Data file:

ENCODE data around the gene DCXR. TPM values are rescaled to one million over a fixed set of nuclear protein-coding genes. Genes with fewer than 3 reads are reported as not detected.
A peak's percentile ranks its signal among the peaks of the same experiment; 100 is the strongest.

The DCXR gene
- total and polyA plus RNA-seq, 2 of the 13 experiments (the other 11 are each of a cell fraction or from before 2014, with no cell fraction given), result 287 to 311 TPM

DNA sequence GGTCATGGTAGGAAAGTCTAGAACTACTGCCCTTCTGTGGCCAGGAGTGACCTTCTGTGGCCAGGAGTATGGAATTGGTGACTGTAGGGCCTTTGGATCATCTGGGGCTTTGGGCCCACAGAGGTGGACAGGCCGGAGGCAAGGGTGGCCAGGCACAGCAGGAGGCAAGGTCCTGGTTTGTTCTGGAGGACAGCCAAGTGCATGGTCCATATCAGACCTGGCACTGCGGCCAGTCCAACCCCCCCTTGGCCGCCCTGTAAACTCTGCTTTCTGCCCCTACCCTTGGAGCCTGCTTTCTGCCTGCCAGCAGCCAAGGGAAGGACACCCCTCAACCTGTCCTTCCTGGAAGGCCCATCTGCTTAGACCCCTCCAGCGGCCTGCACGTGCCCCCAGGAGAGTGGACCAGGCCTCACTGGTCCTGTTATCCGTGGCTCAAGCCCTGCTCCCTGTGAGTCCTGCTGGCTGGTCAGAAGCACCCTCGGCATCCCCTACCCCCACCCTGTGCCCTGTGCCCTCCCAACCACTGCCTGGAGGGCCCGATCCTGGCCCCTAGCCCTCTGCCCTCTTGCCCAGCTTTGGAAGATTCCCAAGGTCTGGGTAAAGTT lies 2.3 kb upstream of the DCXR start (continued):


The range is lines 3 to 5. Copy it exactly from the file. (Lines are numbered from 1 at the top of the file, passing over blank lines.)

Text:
The DCXR gene
- total and polyA plus RNA-seq, 2 of the 13 experiments (the other 11 are each of a cell fraction or from before 2014, with no cell fraction given), result 287 to 311 TPM

DNA sequence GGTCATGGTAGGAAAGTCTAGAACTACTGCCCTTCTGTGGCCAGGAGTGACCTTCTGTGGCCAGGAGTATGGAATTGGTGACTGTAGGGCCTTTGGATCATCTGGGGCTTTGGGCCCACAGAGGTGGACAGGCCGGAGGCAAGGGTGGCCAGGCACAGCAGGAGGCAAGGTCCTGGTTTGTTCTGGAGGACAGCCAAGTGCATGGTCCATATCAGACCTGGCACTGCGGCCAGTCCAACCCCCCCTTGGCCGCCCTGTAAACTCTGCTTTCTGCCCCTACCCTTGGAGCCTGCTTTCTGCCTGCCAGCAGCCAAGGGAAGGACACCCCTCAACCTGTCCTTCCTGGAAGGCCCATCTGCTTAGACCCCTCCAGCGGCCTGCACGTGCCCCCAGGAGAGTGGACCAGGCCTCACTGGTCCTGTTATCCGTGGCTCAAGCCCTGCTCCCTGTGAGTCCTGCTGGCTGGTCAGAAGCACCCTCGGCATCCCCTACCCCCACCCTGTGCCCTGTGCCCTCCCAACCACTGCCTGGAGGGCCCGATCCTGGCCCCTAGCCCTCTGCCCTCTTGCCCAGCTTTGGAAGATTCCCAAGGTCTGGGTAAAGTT lies 2.3 kb upstream of the DCXR start (continued):